The ruler who does not rule according to the Book of Allaah and the Sunnah of His Messenger should be obeyed in matters that do not involve disobedience towards Allaah and His Messenger, and it is not obligatory to fight him because of that; rather it is not permissible to do so unless he reaches the level of kufr, in which case it becomes obligatory to oppose him and he has no right to be obeyed by the Muslims.
Ruling according to anything other than that which is in the Book of Allaah and the Sunnah of His Messenger reaches the level of kufr when two conditions are met:
1. When he knows the ruling of Allaah and His Messenger; if he is unaware of it, then he does not commit kufr by going against it.
2. When what makes him rule by something other than that which Allaah has revealed is the belief that it is a ruling that is not suitable for our time and that something else is more suitable than it and more beneficial for people.
If these two conditions are met, then ruling by something other than that which Allaah has revealed constitutes kufr which puts a person beyond the pale of Islam, because Allaah says (interpretation of the meaning): “And whosoever does not judge by what Allaah has revealed, such are the Kaafiroon (i.e. disbelievers)” [al-Maa’idah 5:44]. The authority of the ruler becomes invalid and he has no right to be obeyed by the people; it becomes obligatory to fight him and remove him from power.
But if he rules by something other than that which Allaah has revealed whilst believing that ruling by that – i.e. that which Allaah has revealed — is what is obligatory, and that it is more suitable for the people, but he goes against it because of some whims and desires on his part or because he wants to wrong the people under his rule, then he is not a kaafir; rather he is a faasiq (evildoer) or a zaalim (wrongdoer). His authority remains, and obeying him in matters that do not involve disobedience to Allaah and His Messenger is obligatory, and it is not permissible to fight him or remove him from power by force or to rebel against him, because the Prophet (blessings and peace of Allaah be upon him) forbade rebelling against rulers unless we see blatant kufr for which we have proof from Allaah. End quote.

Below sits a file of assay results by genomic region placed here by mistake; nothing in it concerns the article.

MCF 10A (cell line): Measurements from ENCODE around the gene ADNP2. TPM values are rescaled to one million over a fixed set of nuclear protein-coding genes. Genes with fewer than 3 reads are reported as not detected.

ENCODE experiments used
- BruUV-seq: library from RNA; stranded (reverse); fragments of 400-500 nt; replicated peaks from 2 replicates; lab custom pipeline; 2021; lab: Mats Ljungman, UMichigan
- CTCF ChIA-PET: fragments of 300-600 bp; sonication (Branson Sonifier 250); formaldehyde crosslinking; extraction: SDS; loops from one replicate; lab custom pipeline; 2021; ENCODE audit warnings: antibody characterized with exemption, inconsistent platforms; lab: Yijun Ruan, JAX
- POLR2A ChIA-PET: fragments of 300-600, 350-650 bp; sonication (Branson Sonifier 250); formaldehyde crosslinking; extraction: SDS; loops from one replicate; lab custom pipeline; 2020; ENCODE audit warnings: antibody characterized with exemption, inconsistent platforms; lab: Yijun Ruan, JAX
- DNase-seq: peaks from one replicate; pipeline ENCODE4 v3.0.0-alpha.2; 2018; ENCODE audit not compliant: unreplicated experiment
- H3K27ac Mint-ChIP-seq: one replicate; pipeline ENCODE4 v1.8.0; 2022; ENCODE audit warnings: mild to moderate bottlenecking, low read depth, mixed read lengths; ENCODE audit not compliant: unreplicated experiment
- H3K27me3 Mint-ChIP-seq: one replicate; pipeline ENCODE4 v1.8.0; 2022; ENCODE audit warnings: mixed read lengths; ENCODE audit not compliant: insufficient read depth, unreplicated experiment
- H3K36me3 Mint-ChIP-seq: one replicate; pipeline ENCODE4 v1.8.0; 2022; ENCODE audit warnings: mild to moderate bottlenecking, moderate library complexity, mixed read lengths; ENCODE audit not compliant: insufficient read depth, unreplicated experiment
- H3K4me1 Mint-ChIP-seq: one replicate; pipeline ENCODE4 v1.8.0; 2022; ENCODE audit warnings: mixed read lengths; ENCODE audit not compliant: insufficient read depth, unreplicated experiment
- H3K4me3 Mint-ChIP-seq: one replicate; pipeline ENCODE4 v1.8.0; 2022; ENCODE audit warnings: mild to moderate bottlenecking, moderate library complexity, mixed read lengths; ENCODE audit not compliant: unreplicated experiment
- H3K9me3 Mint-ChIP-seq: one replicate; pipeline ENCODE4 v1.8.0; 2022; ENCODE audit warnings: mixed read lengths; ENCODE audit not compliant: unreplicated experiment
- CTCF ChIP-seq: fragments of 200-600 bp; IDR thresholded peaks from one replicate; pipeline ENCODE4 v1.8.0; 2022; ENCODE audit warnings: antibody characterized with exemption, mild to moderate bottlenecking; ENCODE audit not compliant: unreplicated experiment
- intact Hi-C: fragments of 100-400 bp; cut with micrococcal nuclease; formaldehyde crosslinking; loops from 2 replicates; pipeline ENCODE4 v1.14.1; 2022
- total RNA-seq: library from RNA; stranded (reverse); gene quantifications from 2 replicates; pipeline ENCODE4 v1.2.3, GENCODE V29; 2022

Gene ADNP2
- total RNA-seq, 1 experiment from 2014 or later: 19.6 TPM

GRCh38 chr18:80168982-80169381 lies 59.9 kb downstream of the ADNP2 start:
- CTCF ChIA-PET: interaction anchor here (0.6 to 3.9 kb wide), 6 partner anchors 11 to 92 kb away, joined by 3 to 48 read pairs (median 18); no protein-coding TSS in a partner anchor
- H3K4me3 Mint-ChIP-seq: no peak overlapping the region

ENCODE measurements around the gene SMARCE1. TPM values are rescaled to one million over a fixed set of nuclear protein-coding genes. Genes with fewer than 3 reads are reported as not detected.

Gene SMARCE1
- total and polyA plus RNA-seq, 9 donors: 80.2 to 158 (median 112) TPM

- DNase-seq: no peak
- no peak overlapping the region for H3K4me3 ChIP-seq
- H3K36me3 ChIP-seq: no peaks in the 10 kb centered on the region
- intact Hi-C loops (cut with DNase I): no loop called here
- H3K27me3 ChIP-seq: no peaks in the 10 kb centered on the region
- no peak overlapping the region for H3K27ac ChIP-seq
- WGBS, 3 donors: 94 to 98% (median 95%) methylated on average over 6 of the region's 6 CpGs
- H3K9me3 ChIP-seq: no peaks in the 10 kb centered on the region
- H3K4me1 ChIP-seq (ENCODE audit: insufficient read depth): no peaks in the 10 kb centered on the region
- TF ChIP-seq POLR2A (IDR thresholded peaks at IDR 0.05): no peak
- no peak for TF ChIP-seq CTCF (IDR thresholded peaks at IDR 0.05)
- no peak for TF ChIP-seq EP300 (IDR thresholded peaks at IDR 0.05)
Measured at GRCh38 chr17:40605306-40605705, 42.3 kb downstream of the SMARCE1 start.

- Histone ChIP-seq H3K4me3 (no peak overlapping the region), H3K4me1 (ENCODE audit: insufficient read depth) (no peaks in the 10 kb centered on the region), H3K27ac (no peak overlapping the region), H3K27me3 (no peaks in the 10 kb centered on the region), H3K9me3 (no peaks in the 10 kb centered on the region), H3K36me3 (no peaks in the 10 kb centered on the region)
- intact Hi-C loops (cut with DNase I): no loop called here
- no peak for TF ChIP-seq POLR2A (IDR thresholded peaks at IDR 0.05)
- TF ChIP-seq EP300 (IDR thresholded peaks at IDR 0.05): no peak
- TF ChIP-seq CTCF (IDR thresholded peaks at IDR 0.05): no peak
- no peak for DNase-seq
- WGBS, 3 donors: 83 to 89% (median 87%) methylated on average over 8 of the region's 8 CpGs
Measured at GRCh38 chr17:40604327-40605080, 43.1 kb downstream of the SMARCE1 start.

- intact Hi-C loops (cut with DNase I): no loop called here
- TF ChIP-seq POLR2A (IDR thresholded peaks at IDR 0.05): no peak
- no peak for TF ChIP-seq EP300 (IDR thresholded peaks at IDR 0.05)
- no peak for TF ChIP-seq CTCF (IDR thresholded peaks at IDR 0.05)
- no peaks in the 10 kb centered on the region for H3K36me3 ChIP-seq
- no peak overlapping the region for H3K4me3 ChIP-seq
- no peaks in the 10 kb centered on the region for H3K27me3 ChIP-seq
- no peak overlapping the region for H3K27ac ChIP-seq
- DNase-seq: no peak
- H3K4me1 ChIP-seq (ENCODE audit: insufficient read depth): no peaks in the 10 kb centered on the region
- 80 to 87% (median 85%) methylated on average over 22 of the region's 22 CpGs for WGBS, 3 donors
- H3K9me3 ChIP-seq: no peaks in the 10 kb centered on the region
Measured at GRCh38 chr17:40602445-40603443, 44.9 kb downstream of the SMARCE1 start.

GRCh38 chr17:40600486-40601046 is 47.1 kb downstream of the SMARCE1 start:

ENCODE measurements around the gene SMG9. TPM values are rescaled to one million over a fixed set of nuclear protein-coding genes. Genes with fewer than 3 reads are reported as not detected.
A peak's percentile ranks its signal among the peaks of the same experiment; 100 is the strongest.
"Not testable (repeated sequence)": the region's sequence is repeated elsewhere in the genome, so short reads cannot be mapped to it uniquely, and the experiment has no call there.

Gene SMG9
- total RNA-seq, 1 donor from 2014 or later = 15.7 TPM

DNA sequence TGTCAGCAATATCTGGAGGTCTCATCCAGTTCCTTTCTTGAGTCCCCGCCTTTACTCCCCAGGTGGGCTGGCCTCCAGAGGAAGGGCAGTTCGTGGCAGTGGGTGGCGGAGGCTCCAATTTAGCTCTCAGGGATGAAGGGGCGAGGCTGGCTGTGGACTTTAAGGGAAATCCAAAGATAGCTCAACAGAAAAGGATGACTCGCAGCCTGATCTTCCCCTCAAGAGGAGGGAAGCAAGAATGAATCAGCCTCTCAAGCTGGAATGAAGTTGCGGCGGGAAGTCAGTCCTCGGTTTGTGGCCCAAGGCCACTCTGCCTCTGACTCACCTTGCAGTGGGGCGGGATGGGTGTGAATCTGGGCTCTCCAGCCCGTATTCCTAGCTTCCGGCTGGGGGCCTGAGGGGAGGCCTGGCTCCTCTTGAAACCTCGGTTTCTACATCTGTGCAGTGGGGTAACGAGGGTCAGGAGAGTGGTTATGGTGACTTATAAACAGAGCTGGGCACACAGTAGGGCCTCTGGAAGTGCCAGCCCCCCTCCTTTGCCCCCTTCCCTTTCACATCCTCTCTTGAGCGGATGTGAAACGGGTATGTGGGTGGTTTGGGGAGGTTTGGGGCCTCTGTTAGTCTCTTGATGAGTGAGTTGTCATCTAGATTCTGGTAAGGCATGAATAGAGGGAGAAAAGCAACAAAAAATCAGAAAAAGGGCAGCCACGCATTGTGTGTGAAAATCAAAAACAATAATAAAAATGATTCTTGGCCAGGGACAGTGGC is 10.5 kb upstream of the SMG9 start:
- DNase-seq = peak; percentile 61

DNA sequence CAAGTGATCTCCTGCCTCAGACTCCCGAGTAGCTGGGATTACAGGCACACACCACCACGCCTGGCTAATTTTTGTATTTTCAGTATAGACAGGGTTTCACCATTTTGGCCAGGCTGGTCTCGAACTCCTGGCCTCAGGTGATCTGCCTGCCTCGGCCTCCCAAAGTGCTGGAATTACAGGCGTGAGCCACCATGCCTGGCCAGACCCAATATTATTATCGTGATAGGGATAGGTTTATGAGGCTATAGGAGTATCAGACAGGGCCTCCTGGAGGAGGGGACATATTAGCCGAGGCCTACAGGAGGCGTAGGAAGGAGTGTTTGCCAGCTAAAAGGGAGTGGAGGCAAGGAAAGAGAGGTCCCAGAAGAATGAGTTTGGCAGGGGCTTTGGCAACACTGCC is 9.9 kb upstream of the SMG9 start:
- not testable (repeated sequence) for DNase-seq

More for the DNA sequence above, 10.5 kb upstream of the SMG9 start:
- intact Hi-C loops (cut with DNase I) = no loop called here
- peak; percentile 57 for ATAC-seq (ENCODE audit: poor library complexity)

Is it permissible to rebel against the ruler?
The basic comprehensive principle of sharee’ah is that it is not permitted to remove an evil by means of a greater evil; evil must be warded off by that which will remove it or reduce it. Warding off evil by means of a greater evil is not permitted according to the scholarly consensus (ijmaa’) of the Muslims. If this group which wants to get rid of this ruler who is openly committing kufr is able to do so, and can bring in a good and righteous leader without that leading to greater trouble for the Muslims or a greater evil than the evil of this ruler, then that is OK. But if rebellion would result in greater trouble and lead to chaos, oppression and the assassination of people who do not deserve to be assassinated, and other forms of major evil, then that is not permitted. Rather it is essential to be patient and to hear and obey in matters of good, and to offer sincere advice to the authorities, and to pray that they may be guided to good, and to strive to reduce evil and increase good. This is the correct way which should be followed, because that is in the general interests of the Muslims, and because it will reduce evil and increase good, and because this will keep the peace and protect the Muslims from a greater evil.
[Majmoo’ Fataawa wa Maqaalaat Mutanawwi’ah li Samaahat al-Shaykh al-‘Allaamah ‘Abd al-‘Azeez ibn ‘Abd-Allaah ibn Baaz (may Allaah have mercy on him), vol. 8, p. 202]